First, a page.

Category Archives: Sociotechnical

Coworking Researchers Meet In Warsaw [repost]

[This was posted earlier here]

The Coworking Library held a “meetup” in Warsaw in November [1].  The speakers discussed their current research on coworking in Europe.  I’m very glad to see that coworking is (finally) attracting attention of social scientists.  I’ve been saying for a long time that there is a lot of interest here, and these investigators are taking interest.

This particular meetup was fairly informal, a sort of “what have you been working on” session, rather than refereed papers.  (There are papers associated with the research, but those are reported elsewhere.)

So what have these folks been working on?

The overall impression is that the big picture hasn’t changed.  Coworking is still about “community, community, community”.  And the reported benefits are about the same as reported many times before, including in my book.

One of the speakers (Marko Orel) discusses a taxonomy of coworking, i.e., what do people mean by the term?  As he points out, the terminology has been evolving and mutation rapidly.  And, I would add, the terms were never sharply defined in the first place.  While creative ambiguity is beneficial for marketing and Internet yapping, it is problematic for academic research.  It’s not clear that any two studies are even talking about the same thing.  I look forward to his result in the future.

Another speaker (Viktoria Heinzel) is looking at “rural” coworking, which I’ve written about.  It’s not clear from the slides how this concept is defined or which specific “rural” areas were studied.  The summary of points seems consistent with other work on the topic, including the potential for ”recruitment & return of skilled workers/ young talents”.

Anita Füzi examined what attracts workers to a specific space.  The basic finding is that social factors; i.e., “community, community, community”; are what matters most.  And she points out that “One space is not better than the other”.  As I have said many times, there is no one right way to do it.

The fourth speaker (Miryana Stancheva) explores the idea of looking at coworking spaces as “a living organism”, specifically, through the ideas or Erik Erikson.  I’ve never studied Erikson in any detail, though I am familiar with the general topic.  This approach requires applying concepts such as “ego development” to coworking.  She seems to be trying to create improved coworking communities through this analysis.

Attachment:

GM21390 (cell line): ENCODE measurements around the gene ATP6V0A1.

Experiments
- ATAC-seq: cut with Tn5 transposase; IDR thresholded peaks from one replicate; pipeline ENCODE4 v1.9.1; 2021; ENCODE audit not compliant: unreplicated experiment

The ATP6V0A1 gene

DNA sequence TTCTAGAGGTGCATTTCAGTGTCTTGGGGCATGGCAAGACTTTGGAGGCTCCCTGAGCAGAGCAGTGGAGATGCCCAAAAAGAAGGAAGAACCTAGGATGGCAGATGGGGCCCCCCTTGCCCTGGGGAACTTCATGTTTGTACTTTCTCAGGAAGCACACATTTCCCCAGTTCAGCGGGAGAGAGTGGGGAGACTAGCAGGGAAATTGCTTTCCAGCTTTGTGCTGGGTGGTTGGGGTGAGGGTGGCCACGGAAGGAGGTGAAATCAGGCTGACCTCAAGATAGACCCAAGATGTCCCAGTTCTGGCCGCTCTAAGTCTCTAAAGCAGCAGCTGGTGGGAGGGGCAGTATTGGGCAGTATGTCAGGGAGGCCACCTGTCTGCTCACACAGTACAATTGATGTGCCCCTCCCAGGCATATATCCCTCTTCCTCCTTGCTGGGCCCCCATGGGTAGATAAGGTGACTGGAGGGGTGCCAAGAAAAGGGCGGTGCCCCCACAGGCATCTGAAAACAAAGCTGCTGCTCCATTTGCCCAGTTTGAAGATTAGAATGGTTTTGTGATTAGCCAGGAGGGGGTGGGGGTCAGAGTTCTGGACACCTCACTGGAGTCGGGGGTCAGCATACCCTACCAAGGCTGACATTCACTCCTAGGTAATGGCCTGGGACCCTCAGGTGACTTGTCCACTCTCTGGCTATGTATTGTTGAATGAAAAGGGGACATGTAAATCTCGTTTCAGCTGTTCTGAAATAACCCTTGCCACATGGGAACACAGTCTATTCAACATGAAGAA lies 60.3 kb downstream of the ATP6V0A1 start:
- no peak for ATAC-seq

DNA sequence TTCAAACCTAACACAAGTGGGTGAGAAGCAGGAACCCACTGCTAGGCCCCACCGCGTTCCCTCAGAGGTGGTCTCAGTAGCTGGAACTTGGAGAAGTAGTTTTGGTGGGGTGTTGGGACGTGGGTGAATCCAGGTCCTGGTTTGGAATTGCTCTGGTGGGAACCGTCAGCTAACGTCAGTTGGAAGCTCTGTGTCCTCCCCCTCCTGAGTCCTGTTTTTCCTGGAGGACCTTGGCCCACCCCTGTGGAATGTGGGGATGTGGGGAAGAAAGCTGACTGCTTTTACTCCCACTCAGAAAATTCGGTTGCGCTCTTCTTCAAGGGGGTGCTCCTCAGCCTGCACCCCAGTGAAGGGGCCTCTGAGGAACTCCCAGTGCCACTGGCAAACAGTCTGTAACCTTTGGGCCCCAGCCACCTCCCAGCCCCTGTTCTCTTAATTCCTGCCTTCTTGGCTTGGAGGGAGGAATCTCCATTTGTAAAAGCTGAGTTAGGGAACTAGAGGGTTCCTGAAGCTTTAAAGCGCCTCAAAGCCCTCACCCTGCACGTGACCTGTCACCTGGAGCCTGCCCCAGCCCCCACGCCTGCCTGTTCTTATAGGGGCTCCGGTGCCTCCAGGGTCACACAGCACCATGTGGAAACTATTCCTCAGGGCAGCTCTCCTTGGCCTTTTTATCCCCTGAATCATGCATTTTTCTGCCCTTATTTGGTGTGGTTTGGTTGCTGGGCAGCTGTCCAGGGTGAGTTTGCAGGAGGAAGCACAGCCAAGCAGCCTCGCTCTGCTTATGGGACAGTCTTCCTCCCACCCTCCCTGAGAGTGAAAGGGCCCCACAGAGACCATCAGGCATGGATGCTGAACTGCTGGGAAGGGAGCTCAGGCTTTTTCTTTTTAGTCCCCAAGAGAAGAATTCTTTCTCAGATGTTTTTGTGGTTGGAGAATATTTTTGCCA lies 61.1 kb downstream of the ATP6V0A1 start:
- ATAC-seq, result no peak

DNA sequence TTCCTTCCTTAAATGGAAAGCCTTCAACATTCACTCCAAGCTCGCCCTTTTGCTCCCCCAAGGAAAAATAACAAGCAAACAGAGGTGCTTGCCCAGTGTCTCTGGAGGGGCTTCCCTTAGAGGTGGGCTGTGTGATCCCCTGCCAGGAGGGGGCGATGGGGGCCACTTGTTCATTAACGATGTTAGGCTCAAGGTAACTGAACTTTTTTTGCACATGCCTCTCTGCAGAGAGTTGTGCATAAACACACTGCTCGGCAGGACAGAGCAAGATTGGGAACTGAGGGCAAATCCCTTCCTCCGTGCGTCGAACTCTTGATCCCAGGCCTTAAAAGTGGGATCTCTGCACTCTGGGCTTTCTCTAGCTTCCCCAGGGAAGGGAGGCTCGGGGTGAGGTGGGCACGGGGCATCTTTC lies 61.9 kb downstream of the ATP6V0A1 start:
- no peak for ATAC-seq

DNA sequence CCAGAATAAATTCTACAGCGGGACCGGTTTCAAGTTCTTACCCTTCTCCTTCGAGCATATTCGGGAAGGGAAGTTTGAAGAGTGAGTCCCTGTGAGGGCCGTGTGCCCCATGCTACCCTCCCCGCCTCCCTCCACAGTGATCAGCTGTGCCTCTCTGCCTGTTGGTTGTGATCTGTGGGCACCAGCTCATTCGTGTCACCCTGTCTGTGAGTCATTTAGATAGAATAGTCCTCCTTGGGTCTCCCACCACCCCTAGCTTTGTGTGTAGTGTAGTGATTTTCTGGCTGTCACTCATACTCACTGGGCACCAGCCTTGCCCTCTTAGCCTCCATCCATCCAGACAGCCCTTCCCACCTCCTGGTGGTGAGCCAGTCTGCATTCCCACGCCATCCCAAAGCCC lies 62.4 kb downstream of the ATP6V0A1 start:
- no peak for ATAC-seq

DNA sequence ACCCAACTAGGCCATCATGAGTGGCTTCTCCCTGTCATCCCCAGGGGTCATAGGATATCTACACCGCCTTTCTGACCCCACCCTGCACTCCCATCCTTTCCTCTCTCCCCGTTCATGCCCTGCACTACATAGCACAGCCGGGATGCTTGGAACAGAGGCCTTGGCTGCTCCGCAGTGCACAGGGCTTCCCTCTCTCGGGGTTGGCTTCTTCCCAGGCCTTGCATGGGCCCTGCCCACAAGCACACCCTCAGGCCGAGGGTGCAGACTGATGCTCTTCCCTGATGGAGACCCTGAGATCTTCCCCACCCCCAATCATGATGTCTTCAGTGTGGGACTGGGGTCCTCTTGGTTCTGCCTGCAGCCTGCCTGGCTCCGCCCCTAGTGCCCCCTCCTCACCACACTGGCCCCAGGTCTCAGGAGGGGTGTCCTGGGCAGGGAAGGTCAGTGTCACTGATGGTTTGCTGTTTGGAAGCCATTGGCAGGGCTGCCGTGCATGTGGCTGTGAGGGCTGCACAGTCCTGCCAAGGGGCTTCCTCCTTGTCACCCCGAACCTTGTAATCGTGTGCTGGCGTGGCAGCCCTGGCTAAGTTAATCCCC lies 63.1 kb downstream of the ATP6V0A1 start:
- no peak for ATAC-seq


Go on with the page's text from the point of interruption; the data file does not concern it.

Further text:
I strongly agree with the importance of a developmental model.  She also considers the development of satisfaction and happiness, not just numbers and revenue.  But, I’ll have to reserve judgement as to whether this particular interpretive framework works well.

I mean, maybe a coworking community is like a child or a family, in some ways.  But maybe not in others.  For one thing, coworkers can walk away at any time.  For another, there is usually very little hierarchy.  And for another thing, the community is usually largely self-selected.  These features probably have a major impact on both happiness and the development over time.

Overall, it is useful to have this kind of academic exchange.  Too much of the discussion of coworking is Internet-grade natter, with little attempt at academic rigor or clarity.  Me, I like footnotes.

It is unfortunate that there isn’t an equivalent effort on this side of the Atlantic.  Perhaps it would be possible to add a virtual component, for those who don’t mind video-ing in from far away.

  1. Coworking Library. Researchers Meetup Warsaw November 13 2019. 2019,

(For much more on the Future of Work, see the book “What is Coworking?”)

What is Coworking?

Blockchain drone tracking to prevent theft?

Blockchain is the solution to so many problems, including problems that no one actually has yet.

This fall IBM patented a concept not for delivering packages via drone, but for preventing a drone from stealing your package.  As Danny Nelson writes, “It is unclear how prevalent drone heists are in America.” [2]

(However, this does make me imagine aerial hijacking.  Pirate drones, perhaps with intelligence from sniffing records on a blockchain, swoop in, snatch the cargo and fly away.  Cool!)

Basically, this technology is an electronic sensor that uses GPS to detect unauthorized movement.  In particular, if it is lifted above a certain altitude, that’s not likely to be normal use, so the device switches on and signals it’s position repeatedly.

This is all fine, though surely overkill for many applications. For one thing, once the package is inside a controlled space, it’s going to be really hard for the snatcher drone to get it.

How does blockchain come into the picture?

Well, the status and tracking information has to be kept in some kind of secure database, readable by relevant parties.  One way to do that is a blockchain, so let’s be trendy and say that’s how to do it.   Of course, as the patent document makes clear, there are plenty of ways to implement the required database besides blockchain.

Note, too, that this needs a secure database, and the tracking information is not supposed to be public.  To me, it seems that a public blockchain is probably a poor platform for this application.

So here is a clear case where blockchain is a non-solution to a non-problem.

  1. Michael Bender, Jeremy R. Fox, Todd R. Palmer, and Manjari  Roy, Preventing anonymous theft by drones. US Patent Number 10,475,306, 2019, International Business Machines Corporation: United States of America.
  2. Danny Nelson (2019) IBM Patents Blockchain to Stop Drones From Stealing Packages. Coindesk,


Cryptocurrency Thursday